While any knife will cut you, razor knives are just at another level. Scary dangerous. Not to mention how they can damage or destroy capes...... Or how people leave the used blades on the mtn.....
(Apologies to my clients who have heard my razor knife discussion before)
 

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Best of luck on the recovery from that!

I know it wouldn't have helped Moose in his particular predicament, but that does have me thinking knife safety more generally. Has anyone tried using the kevlar kitchen gloves (like they sell for use with v-slicers and such) to prevent bad cuts on your off hand? I could see them being helpful, and I could also see them being more trouble than they're worth.
 

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Sorry about your foot man! Sounds like you haven't let it slow you down completely though. Pretty awesome to have success though even in the face of not being very mobile.

Foot injuries are the worst. Hope you heal up quickly!

Congrats on the spike!
 

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Hot dang!!

Sorry to hear that... Those knives with the disposable blades have cut up a lot of people! Thats a great reminder for all of us. I appreciate the post and glad your on the mend.
 

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Good advice and I hope your recovery continues trouble free.

Those hunting surgical knive things scare me.

I suspect that the most dangerous aspect of hunting, especially in the west with steep hillsides, is cutting up animals.

Years ago a family friend was doing an elk on the side of a steep hill when he fell and literally stabbed hinself in the heart with his knife.

Everyone be careful this season.
 

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Thanks for the reminder. I have put my knife on the ground while skinning and quartering and have had several situaitons where I lost track of it. Gratefully, I've never had something like this happen to me.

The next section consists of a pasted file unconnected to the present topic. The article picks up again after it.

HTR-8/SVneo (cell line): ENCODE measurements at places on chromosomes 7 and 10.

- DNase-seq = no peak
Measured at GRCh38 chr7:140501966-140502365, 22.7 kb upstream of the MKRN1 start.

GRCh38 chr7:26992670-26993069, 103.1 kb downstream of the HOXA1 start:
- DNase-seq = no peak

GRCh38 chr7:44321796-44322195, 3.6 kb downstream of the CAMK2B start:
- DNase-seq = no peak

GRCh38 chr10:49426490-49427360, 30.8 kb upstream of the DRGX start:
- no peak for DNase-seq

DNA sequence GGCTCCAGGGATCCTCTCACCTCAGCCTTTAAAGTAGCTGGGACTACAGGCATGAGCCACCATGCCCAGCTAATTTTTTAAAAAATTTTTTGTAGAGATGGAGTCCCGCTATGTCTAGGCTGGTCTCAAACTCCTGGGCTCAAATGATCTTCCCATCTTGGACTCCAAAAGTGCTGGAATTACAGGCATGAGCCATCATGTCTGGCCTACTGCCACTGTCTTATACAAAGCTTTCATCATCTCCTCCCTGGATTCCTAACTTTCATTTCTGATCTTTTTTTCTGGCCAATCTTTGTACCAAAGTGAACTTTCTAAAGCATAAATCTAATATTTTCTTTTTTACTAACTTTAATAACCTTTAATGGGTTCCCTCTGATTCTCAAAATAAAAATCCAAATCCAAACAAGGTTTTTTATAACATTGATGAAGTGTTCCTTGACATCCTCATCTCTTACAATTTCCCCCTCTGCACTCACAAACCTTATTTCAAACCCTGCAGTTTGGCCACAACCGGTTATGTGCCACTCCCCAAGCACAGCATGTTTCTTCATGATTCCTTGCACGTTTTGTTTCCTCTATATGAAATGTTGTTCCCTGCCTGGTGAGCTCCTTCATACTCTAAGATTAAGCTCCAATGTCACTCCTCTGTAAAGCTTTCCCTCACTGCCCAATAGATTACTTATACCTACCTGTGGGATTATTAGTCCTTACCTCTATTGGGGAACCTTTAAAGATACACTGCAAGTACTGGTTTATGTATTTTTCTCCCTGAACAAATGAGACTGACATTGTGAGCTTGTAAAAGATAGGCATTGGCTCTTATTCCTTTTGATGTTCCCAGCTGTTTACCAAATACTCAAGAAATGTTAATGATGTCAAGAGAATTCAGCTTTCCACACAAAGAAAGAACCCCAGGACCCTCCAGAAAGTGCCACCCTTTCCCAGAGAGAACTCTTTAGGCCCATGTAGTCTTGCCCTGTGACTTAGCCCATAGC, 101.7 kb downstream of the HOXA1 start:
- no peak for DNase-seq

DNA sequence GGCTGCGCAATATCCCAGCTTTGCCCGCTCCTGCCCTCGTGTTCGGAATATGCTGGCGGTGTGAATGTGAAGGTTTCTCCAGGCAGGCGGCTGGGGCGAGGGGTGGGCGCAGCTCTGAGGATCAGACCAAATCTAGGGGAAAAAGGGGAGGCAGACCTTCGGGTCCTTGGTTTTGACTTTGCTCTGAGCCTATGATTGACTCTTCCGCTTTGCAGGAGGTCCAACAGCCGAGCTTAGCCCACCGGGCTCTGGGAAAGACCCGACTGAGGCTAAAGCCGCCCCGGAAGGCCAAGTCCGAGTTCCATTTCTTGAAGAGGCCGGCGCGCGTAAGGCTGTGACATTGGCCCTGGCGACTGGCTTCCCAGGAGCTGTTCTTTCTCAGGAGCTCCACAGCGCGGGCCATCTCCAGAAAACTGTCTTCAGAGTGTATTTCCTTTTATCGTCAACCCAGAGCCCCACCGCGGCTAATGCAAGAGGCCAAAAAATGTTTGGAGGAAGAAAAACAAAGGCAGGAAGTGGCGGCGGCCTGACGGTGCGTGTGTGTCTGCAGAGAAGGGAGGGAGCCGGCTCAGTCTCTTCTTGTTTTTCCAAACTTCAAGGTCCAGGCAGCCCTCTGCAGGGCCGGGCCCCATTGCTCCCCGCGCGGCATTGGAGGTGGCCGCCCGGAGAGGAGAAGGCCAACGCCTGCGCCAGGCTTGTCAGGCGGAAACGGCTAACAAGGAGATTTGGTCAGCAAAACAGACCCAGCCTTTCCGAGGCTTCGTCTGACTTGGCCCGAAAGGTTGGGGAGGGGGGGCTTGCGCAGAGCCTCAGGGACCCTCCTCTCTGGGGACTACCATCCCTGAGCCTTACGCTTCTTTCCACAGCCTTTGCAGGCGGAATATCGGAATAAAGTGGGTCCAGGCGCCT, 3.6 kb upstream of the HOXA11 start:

I have, however, had a friend slice open the top of my finger while caping a pronghorn (sliced down to the tendon, but didn't cut it). My injury was not nearly as bad, but irrigating that wound before stitches in the Kemmerer ER is a memory that still makes me cringe.

I hope you recover quickly and completely. Be careful out there, everyone!
 

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Every once in a while I read a post that makes me grit my teeth. This was one of them.
Not because I think you’re an idiot, but because I knew where it was going. Dang-o! Glad yer ok
 

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Discussion Starter · #18 ·
Soooo…. You gonna post pics?
There really isn’t any pics worth posting. It’s a wound the width of a havalon blade. That’s all there is to see, but there’s much more to it than what meets the eye unfortunately
 

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There really isn’t any pics worth posting. It’s a wound the width of a havalon blade. That’s all there is to see, but there’s much more to it than what meets the eye unfortunately
Well, I guess I’ll forgive you this time then.
 

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Discussion Starter · #20 ·
Well, I guess I’ll forgive you this time then.
this is moments before I experienced the worst pain I’ve ever felt in my life. Didn’t come close to comparing to a broken nose, foot or fingers. Up to this point I hadn’t felt too much other than a little discomfort when they were washing off the blood surrounding the cut
Hand Bandage Human body Knee Scar